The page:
Events in Hungary, even more dramatic than those in Poland, were to have profound consequences. In June, a quarter of a million people attended the ceremonial re-burial in Budapest of Imre Nagy — the reform communist leader of the 1956 revolt who had been toppled by the Soviets and executed.

In July, Gorbachev made a crucial public intervention when he stated that he would not interfere in the internal affairs of allied countries nor limit their sovereignty.

In effect, he repudiated the ‘Brezhnev Doctrine’ — the claim that Moscow had the right to do whatever it took to protect the interests of socialism and the integrity of the communist bloc.

Named after Leonid Brezhnev, the Soviet leader at the time of the Prague Spring, the so-called doctrine had been the ideological rationalisation for the invasions of Hungary in 1956, Czechoslovakia in 1968, and also of Afghanistan in 1979 when a left-wing government was threatened by an Islamist insurgency. Gorbachev’s new approach was famously and wittily dubbed by one Soviet foreign ministry official as the Sinatra Doctrine — “they can do it their way”.

Thus, the scene was set for a refugee crisis that would lead to the dismantling of the Berlin Wall, erected in August 1961 to prevent an exodus of East Germans to West Germany. In summer 1989 a new migration crisis erupted when hundreds of thousands of the GDR’s citizens de-camped to Hungary en route to the west.

The Hungarians had been dismantling their border barriers with Austria for several months — an action that had the unforeseen consequence of encouraging tens of thousands of East German citizens to attempt transit to the west via Hungary, whose borders with the GDR were already open.

When East German party leader Erich Honecker told the Hungarians to stick to their treaty obligations and stem the flow of migrants, they reluctantly complied, but only temporarily.

On September 10, the country’s foreign minister, Gyula Horn, announced that since Hungary did not want to “become a country of refugee camps” it would open its border with Austria. More than 200,000 GDR citizens headed to the west through Hungary and Austria.

In early October Gorbachev flew to East Berlin to celebrate the GDR’s 40th birthday. He was welcomed enthusiastically by the population who told him “you are our only hope”. Old-guard communist leaders like Honecker were less enamoured. He was admonished by Gorbachev to embrace reform:

“Life punishes us when we are late. You and we have only one choice — to move decisively forward or to be defeated.”

In cities throughout East Germany mass demonstrations demanded political change, above all the freedom to travel abroad. The peak was a half-million-strong demonstration in East Berlin on November 4. The shaken communist regime tottered but did not collapse. Its final demise was occasioned by the sudden and unplanned breach of the Berlin Wall.

Responding to public pressure, the regime had agreed to allow those who wanted to leave the country to do so, intending this to apply only to permanent emigrants to the west.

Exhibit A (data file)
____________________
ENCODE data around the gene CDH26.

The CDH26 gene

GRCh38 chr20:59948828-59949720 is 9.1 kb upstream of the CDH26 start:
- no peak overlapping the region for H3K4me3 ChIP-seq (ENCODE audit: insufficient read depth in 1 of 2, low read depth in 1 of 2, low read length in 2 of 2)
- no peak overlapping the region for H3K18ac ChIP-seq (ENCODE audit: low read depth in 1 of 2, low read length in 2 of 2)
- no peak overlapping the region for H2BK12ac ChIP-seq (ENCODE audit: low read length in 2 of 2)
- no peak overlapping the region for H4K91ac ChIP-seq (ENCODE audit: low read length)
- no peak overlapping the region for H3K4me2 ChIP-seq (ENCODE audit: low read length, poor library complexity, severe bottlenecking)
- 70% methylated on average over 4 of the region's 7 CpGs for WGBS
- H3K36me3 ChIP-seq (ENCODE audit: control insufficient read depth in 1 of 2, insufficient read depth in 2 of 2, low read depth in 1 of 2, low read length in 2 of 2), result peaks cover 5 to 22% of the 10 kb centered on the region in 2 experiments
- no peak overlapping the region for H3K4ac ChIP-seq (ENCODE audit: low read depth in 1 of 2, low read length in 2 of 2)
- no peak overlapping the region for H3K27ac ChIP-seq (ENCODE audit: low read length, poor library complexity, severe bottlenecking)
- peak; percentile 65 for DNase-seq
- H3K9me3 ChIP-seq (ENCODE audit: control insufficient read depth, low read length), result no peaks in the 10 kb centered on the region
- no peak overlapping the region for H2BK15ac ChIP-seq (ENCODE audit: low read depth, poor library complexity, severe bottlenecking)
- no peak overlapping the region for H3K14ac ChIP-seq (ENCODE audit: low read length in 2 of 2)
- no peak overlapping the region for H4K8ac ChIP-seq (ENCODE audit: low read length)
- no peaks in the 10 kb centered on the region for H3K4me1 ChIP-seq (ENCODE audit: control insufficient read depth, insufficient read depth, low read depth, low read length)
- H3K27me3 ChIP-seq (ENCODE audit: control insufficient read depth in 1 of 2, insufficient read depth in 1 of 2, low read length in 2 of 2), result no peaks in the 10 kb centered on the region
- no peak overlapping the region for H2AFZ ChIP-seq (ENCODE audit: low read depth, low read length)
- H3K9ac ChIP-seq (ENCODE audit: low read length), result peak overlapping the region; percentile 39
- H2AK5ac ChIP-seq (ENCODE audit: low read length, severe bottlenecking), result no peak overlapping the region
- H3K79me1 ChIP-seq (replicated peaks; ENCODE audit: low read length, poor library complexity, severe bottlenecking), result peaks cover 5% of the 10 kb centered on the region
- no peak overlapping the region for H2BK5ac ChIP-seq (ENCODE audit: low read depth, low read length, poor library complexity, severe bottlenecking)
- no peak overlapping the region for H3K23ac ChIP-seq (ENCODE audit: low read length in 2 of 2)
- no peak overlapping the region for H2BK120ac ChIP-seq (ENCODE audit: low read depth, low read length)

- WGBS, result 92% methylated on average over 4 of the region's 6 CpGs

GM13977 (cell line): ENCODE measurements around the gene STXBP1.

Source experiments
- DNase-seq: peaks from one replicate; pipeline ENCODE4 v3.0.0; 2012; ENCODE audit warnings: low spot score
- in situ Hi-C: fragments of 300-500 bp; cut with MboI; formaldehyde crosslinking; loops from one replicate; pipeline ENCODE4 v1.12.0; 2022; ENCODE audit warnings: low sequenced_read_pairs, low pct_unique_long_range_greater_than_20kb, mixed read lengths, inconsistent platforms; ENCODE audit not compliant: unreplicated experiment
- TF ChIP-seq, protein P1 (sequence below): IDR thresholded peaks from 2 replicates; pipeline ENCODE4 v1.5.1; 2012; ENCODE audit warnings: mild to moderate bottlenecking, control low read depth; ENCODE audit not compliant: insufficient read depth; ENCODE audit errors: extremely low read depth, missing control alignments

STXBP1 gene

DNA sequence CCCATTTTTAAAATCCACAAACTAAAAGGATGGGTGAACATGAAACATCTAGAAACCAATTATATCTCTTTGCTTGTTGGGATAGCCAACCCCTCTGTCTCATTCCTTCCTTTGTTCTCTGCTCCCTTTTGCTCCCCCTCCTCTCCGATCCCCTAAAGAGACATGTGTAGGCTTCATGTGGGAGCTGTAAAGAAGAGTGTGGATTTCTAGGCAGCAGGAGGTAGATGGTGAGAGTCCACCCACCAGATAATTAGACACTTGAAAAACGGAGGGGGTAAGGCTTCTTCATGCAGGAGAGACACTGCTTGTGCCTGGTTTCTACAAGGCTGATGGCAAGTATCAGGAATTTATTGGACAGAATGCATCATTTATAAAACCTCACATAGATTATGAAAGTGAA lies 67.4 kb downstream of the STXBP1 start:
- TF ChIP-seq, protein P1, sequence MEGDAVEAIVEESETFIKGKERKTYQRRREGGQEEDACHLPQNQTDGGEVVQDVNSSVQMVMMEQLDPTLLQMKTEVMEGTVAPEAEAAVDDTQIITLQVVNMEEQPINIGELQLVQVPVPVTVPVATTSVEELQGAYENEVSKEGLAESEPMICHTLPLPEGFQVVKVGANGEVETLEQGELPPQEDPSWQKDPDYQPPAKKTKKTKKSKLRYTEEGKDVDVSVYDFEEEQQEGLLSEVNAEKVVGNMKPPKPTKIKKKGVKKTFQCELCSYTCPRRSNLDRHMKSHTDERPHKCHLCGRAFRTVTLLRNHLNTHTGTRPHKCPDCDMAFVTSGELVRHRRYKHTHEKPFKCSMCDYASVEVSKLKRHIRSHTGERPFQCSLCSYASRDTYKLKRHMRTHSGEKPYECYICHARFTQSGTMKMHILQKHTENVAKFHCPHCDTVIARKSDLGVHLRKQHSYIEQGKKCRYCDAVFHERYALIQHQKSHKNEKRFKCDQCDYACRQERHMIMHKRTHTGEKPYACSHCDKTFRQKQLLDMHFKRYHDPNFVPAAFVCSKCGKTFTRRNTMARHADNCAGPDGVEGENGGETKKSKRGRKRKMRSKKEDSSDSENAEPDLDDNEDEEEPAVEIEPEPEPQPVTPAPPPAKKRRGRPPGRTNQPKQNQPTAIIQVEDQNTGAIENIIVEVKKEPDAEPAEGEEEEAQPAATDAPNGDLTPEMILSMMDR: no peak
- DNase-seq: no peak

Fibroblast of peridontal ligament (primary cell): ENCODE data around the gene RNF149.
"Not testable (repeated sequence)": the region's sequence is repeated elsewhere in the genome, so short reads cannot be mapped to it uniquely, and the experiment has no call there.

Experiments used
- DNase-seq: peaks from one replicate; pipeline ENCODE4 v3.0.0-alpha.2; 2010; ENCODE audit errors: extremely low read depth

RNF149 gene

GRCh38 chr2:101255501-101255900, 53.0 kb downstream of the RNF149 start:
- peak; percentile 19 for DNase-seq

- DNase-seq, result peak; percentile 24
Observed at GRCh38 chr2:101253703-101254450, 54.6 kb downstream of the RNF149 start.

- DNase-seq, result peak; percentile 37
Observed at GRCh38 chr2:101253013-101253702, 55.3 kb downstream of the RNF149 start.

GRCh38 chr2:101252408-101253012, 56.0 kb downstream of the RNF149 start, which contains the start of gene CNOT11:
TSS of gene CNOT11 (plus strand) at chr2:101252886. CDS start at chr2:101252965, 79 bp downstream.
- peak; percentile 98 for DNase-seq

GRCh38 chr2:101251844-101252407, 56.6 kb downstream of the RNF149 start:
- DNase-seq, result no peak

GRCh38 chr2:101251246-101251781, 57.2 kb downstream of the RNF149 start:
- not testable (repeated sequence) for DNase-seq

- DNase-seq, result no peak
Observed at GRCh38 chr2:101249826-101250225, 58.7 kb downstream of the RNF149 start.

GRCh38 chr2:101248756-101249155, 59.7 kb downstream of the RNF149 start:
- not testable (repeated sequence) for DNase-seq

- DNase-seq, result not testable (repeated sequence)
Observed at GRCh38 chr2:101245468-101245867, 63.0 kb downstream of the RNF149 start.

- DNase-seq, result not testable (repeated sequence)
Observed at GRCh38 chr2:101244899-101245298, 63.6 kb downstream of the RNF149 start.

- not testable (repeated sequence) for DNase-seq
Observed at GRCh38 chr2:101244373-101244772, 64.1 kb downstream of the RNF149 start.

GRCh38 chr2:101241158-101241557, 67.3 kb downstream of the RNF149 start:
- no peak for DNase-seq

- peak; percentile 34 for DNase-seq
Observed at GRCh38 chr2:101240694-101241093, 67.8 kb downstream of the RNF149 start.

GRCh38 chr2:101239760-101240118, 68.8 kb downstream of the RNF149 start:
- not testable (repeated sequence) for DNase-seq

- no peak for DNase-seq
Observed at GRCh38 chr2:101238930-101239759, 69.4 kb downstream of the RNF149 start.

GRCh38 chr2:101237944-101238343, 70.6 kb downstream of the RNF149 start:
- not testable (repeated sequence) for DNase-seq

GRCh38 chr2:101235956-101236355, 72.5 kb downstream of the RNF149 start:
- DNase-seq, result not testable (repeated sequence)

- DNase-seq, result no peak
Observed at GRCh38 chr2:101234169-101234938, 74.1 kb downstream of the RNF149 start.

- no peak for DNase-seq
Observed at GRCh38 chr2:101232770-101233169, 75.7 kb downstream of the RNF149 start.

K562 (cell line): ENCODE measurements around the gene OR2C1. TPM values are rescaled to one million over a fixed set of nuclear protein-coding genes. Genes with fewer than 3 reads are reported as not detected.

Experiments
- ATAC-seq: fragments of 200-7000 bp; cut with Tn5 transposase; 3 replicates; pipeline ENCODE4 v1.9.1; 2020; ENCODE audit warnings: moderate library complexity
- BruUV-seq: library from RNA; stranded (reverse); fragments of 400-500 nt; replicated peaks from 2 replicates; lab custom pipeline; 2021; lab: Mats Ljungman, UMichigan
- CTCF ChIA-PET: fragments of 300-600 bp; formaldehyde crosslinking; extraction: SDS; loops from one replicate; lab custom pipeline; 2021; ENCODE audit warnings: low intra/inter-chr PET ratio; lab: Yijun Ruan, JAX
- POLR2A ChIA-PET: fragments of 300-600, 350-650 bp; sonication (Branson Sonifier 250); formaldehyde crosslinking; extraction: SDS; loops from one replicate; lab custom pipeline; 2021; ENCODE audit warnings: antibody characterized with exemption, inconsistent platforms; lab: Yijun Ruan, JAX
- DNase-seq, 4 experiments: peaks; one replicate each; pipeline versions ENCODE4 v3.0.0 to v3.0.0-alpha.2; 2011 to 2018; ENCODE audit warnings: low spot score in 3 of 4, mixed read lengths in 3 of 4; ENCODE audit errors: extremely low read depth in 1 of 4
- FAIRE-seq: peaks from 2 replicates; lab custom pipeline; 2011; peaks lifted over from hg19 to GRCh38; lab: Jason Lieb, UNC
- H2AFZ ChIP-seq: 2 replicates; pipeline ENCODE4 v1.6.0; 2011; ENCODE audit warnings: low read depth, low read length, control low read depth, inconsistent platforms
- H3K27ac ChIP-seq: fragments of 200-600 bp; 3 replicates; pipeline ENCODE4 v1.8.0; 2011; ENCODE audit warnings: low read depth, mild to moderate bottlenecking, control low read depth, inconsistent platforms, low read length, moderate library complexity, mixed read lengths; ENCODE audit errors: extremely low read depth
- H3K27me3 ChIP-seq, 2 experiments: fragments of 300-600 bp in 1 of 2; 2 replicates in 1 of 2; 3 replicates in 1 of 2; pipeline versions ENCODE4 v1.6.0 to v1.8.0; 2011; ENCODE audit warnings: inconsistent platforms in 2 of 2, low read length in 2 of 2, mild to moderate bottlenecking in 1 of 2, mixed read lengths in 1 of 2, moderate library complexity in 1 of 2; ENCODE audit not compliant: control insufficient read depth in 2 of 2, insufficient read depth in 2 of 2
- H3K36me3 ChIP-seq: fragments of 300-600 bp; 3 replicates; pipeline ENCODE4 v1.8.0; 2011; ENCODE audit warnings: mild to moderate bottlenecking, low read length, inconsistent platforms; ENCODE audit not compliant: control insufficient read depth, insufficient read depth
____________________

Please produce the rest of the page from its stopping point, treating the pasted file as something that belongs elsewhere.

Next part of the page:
But word spread that Berlin citizens could cross and re-cross the border at will. Thousands of people walked to the Wall expecting check-points to be open. East Berlin’s border guards had a fearsome reputation for shooting dead any escapees caught trying to go west.

But they received no clear instructions and faced with large crowds demanding access, they gave way.

Gorbachev hoped that his so-called ‘Sinatra Doctrine’ would lead to a reformed communism in Eastern Europe and the re-founding of the socialist community on an open and democratic basis. But the political choice made by the majority of the citizens in the countries he helped to liberate was to opt for the western model of liberalism, capitalism and democracy.

Gorbachev tried to salvage some semblance of a Soviet-East European alliance but the key institutions of the Soviet bloc — the Warsaw Pact and the Council for Mutual Economic Assistance — were rejected as decisively as communism had been.

Post-communist regimes wanted to break ties with Moscow and become members of Nato and the EU. Although Gorbachev and President George Bush had declared the cold war to be officially over at a December 1989 summit, the west’s cold war institutions expanded into Eastern Europe.

Gorbachev was celebrated abroad as a liberator but back in the USSR his political base crumbled amid economic crises and discontent about the consequences of communist bloc dissolution.

In August 1991 communist hardliners attempted a coup to oust Gorbachev from power.

He survived but BorisYeltsin, the popularly elected president of Russia, became the main political beneficiary since he was seen to resist the plotters. Only a few months later the USSR disintegrated and Gorbachev resigned as Soviet president.

The peoples’ revolutions of 1989 were led mainly by radicals and left-wingers who hoped to find a so-called “third way” between capitalism and communism.

The popular aspiration, however, was to share in the freedom and prosperity of the west, under the illusion this could rapidly be obtained. For some, the overthrow of communism was, at first, a dream come true.

But many people soon found themselves worse off economically and were appalled by the corruption and exploitation of the new, capitalist order.

Revolutions invariably devour their children. Now, 30 years on, Eastern Europe is once again seething with discontent but the beneficiaries this time are hard-line nationalists and populists who reject the western model as vehemently as they do communism.

Gorbachev was asked many years later whether, if he had known where it would all lead, he would have done the same again.

He replied: “Probably not”. Gorbachev was a reformer rather than a revolutionary, radical in some respects but conservative in his preference for gradual change and transformation.

Today, as we look back, we can see that the people’s revolutions of 1989 were not the unalloyed success for the cause of freedom and democracy that was claimed for them at the time.

The interests of the mass of the people — as opposed to the profiteers — and the embedding of democracy may have been better served by a less abrupt break with communism and a slower, controlled transition from socialism to capitalism.

- Geoffrey Roberts is Emeritus Professor of History at UCC. His latest book is Churchill and Stalin: Comrades-in-Arms during the Second World War.